40 blogs of Lent, day 34
7 last words from the cross
Behold your son
Behold your mother
Standing by the cross of Jesus were his mother and his mother’s sister, Mary the wife of Clopas, and Mary Magdalene. When Jesus saw his mother and the disciple whom he loved standing nearby, he said to his mother, “Woman, behold, your son!”Then he said to the disciple, “Behold, your mother!” And from that hour the disciple took her to his own home. John 19:25-27
Plagiarism is the insincerest form of flattery.
But I was moved by a sermon in Holy Trinity Huddersfield on 6th March this year (Mother’s Day in the UK) that I am going to steal large chunks of it.
A lonely mother in a lonely place, Mary at the cross.
No one could know that agony. No one would hurt like Mary did. No one else had seen the man she saw dying now on her lap as a baby, had stroked his dark curls, had suckled him at her breast, told him bed time stories. Simple things.
Now, in the heat of the day, she watched powerless as her son hung on a cross. Hanging helplessly humiliatingly. Betrayed, his body bruised, battered, blood stained.
There were no kind reassuring words from professionals for her, she was not able to touch her son’s head or even to touch the cross he hung on. she was not able to offer her dying son soothing words, she could only watch and suffer that agony alone.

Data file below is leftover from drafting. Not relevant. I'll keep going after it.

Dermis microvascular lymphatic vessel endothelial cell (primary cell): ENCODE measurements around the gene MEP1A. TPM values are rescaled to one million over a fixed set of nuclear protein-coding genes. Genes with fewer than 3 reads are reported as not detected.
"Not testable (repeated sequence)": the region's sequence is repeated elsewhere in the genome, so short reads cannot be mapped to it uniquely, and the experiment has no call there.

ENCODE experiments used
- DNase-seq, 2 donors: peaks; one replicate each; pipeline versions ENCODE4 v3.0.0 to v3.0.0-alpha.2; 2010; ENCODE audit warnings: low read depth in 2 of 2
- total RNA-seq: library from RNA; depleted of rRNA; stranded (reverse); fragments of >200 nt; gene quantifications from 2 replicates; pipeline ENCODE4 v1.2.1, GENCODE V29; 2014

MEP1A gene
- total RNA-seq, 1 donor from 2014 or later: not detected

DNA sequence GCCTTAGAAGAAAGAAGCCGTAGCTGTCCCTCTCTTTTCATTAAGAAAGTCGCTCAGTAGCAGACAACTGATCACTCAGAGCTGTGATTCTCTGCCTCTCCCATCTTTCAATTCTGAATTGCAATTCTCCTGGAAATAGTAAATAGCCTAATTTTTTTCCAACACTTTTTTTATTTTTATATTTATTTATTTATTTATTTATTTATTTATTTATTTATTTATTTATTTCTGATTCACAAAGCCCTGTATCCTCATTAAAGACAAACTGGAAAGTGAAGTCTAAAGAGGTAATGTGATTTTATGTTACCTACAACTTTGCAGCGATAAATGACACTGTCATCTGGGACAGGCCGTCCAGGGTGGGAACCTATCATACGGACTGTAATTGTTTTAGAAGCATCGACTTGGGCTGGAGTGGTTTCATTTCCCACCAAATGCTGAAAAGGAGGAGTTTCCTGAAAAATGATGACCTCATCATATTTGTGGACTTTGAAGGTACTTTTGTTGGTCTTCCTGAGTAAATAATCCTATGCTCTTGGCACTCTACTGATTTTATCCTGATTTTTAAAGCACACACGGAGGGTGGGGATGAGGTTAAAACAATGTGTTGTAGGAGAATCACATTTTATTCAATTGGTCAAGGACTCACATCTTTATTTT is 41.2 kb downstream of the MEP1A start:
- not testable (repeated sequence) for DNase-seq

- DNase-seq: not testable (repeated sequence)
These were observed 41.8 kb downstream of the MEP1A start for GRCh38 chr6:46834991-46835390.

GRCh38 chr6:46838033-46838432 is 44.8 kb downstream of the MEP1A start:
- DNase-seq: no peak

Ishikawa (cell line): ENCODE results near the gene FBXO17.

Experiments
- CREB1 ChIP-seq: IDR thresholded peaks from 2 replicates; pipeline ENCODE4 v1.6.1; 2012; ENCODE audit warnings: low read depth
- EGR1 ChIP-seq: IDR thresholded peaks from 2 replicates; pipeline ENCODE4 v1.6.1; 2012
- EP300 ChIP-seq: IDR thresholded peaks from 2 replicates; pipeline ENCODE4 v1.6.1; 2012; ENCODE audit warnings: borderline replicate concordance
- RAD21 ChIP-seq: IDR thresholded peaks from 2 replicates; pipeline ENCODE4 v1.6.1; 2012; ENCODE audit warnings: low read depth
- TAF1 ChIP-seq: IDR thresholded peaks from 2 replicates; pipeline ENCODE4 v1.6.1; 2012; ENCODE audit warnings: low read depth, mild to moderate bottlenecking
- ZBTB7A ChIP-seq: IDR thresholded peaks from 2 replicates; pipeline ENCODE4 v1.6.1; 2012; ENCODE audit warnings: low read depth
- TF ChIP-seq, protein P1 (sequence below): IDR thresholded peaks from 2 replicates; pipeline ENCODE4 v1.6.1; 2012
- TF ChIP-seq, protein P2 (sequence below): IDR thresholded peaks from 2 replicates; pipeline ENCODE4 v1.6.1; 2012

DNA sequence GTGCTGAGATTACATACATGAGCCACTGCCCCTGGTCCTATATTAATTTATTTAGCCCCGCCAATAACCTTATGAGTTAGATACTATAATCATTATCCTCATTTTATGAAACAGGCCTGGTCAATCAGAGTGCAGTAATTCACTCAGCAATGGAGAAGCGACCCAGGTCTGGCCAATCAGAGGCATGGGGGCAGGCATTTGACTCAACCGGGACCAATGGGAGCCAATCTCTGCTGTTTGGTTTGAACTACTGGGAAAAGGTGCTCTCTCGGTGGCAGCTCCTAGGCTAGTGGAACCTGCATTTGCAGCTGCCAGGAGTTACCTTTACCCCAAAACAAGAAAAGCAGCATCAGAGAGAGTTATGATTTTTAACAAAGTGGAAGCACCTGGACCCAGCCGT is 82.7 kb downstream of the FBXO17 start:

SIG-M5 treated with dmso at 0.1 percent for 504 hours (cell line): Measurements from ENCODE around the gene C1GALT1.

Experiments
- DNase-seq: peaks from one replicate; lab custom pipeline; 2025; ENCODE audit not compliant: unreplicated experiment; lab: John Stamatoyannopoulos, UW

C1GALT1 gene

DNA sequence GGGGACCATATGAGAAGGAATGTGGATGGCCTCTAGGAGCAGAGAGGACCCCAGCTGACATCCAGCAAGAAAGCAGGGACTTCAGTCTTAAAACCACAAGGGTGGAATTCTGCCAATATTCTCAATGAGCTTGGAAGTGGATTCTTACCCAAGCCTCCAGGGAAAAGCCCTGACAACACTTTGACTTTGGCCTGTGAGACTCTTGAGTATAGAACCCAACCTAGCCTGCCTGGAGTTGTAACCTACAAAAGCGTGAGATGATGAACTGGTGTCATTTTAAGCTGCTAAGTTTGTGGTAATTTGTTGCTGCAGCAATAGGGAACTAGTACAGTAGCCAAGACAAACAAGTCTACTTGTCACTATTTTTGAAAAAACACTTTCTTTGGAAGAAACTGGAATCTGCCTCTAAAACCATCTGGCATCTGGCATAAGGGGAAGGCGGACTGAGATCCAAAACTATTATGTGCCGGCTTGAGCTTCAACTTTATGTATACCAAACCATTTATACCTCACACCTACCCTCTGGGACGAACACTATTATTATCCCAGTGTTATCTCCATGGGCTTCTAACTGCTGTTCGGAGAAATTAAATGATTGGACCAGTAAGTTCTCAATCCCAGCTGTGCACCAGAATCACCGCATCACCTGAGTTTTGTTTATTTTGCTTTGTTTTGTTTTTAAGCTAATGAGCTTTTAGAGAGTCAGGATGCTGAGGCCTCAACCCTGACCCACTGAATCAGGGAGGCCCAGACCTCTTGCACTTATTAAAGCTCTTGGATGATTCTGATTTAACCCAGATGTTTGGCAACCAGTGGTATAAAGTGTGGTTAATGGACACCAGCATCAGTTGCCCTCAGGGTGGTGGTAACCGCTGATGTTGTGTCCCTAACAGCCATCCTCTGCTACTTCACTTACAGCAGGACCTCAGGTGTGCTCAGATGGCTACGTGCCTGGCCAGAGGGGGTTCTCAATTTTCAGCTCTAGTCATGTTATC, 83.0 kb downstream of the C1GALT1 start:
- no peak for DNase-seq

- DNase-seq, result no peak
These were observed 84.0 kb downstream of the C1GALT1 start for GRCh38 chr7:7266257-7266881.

And what could she pray, what could she say? “God let it be over quickly?” And was God listening anyway? Watching him die in the cruellest of ways, pinned to a cross, all her hopes and dreams in pieces.
She/s seen his friends run away, she’d seen him betrayed. Now she stands aching in the midst of angry words, bitterness, rage, vicious language. A mob braying for the death of the child she loves.
And nearby, also alone is young John. Confused, seeing his hopes dying with his revered leader. Losing not only his dear friend, but a whole way of life and the possobility for freedom.
Just a few years later, the apostle Paul rejoiced at the birth of a church in Ephesus would hang his head in despair at what was happening in that very community. “For this has Jesus died?” So his brothers and sisters could all shout at each other, brawl with each other. So that bitterness, anger, hurt and fury could thrive. For grudges to be nursed and slanderous talk to prosper. They were the body of Christ, what were they playing at?
But back at the cross, Jesus catches the eye of his mother. What comfort he must have felt to see her there. But what pain too, knowing that he couldn’t care for her any longer. And he turns his eyes across to the disciple he loved.
“Here is your son.
“You see, I’m dying, Mum, and I won’t be here for you, but here’s one that will be. Here is one that loves me dearly. Here is one that braved it out to come and stand by the cross as I died. He used to lie on my breast and listen to me, who knows me. I’m giving you to him. He’ll care for you and help you remember me and he’ll remind you of the promises God made to you and his people.”
And he says to his disciple, “Here’s your mother.”
” You see I can;t be here for her, You must take on the role of son now. Cling to each other and hold on to my teachings and my promises. Speak of me often and remember how I love you.”
From that hour the disciple took her to his own home.
Under the cross the community of Christ was born. Jesus instigated it.
I you want to hear the sermon in full and in context, it is published on the Holy Trinity Huddersfield web site. Look for Sunday 6th March 2016.
None of this was my own work. Sorry about sharing this witout permission, Bev. I deserves a wider audience.